“I am putting myself to the fullest possible use, which is all I think that any conscious entity can ever hope to do. ”
2001: A Space Odyssey, 1968
One of the masterworks of cinema is Stanley Kubrick’s 2001: A Space Odyssey. Not only did it pave the way for the visual effects of Star Wars, Close Encounters of the Third Kind and E.T. The Extra Terrestrial, it repointed science-fiction cinema away from flying saucer B-movie excess and TV minded shows . Here was a film that was pure Kubrick, pure science fiction and pure cinema. It was also – like Star Wars after it – forged in the Home Counties studios of England with a wealth of British crews and production talent taking the world to the stars a whole year before Apollo 11 touched down on the Moon’s surface in July 1969.
One of those key creatives and artistic wizards was Stuart Freeborn. Nicknamed the “grandfather of modern make up design“, Freeborn was the make-up designer on such titles as Dr Strangelove, Star Wars, The Bridge On The River Kwai, The Omen, Murder on the Orient Express, The Dambusters, Oliver Twist, Séance On A Wet Afternoon, The Empire Strikes Back, Return of the Jedi, Superman The Movie, The Great Muppet Caper, Superman II, Superman III and IV, Santa Claus: The Movie, and 10 Rillington Place. A British make-up design maestro with a track record that had stretched back three decades before 2001, Freeborn was charged with not only creating the apes for the prehistoric overture to Kubrick’s 1968 movie, he was tasked with the ageing effects necessary for the lead actor Keir Dullea (Dave) to span time itself for a last act reveal that was key to the film’s spiritual and wider questioning of humanity’s place in the stars.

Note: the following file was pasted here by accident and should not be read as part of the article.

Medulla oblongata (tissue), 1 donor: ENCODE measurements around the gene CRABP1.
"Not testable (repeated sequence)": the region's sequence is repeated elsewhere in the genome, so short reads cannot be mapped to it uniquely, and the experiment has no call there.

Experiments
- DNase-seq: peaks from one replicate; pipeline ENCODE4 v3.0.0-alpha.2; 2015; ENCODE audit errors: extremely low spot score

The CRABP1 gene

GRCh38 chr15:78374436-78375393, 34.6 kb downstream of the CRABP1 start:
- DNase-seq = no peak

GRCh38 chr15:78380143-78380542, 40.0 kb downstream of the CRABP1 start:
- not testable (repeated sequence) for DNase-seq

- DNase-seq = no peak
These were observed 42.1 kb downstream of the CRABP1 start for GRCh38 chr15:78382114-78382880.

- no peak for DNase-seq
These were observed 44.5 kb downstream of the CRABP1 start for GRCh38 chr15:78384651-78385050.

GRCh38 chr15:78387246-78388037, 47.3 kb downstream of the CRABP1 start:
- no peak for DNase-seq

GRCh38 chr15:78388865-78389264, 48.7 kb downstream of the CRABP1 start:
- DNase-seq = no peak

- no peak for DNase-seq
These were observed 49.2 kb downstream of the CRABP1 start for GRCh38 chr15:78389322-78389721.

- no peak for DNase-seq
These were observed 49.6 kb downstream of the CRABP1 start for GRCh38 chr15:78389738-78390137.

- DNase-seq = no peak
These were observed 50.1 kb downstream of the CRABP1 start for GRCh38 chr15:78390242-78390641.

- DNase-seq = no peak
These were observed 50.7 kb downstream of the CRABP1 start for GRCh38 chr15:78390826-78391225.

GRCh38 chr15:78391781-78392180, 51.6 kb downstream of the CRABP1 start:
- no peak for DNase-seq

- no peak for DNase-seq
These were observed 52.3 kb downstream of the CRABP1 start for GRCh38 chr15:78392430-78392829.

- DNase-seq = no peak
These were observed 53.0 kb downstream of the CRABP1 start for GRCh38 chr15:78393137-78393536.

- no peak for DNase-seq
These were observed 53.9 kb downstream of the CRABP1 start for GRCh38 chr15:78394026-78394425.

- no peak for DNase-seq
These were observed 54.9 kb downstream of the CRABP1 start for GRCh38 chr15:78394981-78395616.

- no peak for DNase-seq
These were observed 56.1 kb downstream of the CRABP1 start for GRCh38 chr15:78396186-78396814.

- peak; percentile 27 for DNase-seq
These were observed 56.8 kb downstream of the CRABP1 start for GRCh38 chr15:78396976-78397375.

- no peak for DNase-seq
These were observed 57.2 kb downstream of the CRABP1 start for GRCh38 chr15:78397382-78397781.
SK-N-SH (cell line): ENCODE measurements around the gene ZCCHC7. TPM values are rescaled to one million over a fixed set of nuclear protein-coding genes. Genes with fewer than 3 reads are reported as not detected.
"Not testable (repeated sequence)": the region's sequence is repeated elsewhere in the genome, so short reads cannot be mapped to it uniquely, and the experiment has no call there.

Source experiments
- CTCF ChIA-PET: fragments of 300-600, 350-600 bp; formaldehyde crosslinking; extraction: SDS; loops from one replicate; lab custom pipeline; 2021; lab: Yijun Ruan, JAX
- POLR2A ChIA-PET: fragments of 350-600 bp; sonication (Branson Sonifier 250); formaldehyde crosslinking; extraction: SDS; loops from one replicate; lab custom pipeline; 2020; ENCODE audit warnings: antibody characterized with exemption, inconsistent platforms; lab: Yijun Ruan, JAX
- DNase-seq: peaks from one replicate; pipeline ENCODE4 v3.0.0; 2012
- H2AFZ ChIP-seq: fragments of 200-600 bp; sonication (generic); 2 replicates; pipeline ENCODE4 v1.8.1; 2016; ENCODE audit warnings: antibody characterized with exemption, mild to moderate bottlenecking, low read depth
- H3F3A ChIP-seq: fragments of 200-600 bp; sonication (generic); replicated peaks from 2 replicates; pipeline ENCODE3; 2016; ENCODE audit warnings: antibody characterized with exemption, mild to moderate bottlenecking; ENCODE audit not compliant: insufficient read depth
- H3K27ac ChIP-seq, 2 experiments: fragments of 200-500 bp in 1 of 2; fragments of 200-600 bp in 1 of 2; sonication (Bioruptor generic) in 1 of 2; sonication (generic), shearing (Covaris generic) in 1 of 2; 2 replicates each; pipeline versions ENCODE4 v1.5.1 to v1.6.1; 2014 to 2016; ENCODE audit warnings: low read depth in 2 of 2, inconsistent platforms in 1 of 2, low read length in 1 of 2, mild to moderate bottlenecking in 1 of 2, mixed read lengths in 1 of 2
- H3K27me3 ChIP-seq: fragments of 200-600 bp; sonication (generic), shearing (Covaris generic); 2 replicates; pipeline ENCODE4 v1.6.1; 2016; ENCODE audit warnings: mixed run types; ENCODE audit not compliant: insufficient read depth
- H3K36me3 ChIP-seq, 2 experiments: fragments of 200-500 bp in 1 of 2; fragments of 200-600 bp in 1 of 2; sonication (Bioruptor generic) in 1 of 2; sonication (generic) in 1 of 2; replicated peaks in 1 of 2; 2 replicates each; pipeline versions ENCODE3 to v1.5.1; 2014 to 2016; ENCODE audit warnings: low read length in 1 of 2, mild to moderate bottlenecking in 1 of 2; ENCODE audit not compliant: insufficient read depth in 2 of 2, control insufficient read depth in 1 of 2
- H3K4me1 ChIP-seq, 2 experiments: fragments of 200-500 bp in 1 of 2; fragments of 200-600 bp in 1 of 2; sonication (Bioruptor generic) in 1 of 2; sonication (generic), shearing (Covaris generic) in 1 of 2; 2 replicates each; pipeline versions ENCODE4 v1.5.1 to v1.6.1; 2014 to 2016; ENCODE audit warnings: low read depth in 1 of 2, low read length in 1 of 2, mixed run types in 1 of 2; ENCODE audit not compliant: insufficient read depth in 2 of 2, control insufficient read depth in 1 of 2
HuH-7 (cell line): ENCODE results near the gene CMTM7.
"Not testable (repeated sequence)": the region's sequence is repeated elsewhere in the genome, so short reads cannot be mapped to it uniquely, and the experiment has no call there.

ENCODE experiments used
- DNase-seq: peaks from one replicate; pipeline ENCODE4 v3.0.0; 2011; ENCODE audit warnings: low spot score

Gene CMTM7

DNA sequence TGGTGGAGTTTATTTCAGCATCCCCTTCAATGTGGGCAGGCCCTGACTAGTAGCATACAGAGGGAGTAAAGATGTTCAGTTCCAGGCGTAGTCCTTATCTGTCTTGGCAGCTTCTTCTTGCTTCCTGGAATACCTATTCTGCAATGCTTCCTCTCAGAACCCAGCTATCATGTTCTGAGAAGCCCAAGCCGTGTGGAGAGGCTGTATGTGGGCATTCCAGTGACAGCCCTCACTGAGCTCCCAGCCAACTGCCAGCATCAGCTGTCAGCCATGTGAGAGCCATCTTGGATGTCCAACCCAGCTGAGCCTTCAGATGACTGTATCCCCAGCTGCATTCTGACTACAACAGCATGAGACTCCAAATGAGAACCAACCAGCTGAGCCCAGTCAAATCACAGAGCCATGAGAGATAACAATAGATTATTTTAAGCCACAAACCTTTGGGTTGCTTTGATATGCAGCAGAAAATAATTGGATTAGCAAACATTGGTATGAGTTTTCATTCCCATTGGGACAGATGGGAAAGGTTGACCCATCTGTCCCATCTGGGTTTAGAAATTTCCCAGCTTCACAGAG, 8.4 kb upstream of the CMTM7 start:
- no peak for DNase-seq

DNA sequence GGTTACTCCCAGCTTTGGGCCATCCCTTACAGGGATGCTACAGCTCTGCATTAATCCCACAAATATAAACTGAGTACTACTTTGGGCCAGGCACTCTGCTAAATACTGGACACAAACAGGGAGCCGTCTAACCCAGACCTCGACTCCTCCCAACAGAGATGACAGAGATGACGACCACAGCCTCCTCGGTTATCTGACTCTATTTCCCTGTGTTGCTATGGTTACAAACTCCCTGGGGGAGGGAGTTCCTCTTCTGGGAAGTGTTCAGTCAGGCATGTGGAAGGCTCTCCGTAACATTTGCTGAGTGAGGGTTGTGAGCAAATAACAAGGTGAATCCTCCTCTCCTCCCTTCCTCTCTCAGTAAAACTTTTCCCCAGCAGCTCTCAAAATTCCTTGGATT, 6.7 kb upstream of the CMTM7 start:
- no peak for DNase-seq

Before he died in 2013 aged 98, Stuart Freeborn kindly passed onto me some rare behind-the-scenes mementos and stills from his own collection. He was downsizing and wanted some of his movie mementos to be appreciated and looked after rather than lost or sold. Part of a small stack of private photos was a small collection of candid snaps depicting Stuart and his life and working partner Kay hard at work on the lengthy 2001 shoot at Shepperton Studios. Depicting the arduous dawn hours necessary for such practical make-up effects to be administered, the stills taken by Stuart and Kay Freeborn are a quietly fascinating, yet intriguing wormhole into the production of arguably *the* sci-fi classic. Make-up brushes in copious jars, powders, Kleenex tissues, foundations, sponges, notes, towels, gowns, cotton wool, mirrors, a gorilla mask on a shelf and – er – a tin of Libby’s tinned vegetables can all be seen – as well as Stuart himself taking a meal break for Kay’s camera.
From being given an early job by Alexander Korda in the 1930s via working for Charlie Chaplin, George Lucas, Richard Donner and Jeannot Szwarc, Stuart Freeborn’s role in cinema is not forgotten. Not only did he lend his own features to his eleventh hour design of Yoda, he helped create Chewbacca, Jabba the Hutt, the Ewoks, David Lean’s Fagin, the various Peter Sellers of Dr. Strangelove, the facial pieces for Superman The Movie and many more instantly recognisable flourishes of twentieth century cinema. His home at the time was a testament to the continued love and respect his subjects, collaborators and actors had for the Freeborns – and these 2001 stills are testament to a once specialist craft nurtured into the mainstream by Stuart Freeborn.
Stuart Freeborn, 1914 – 2013
All photos belong to Mark O’Connell.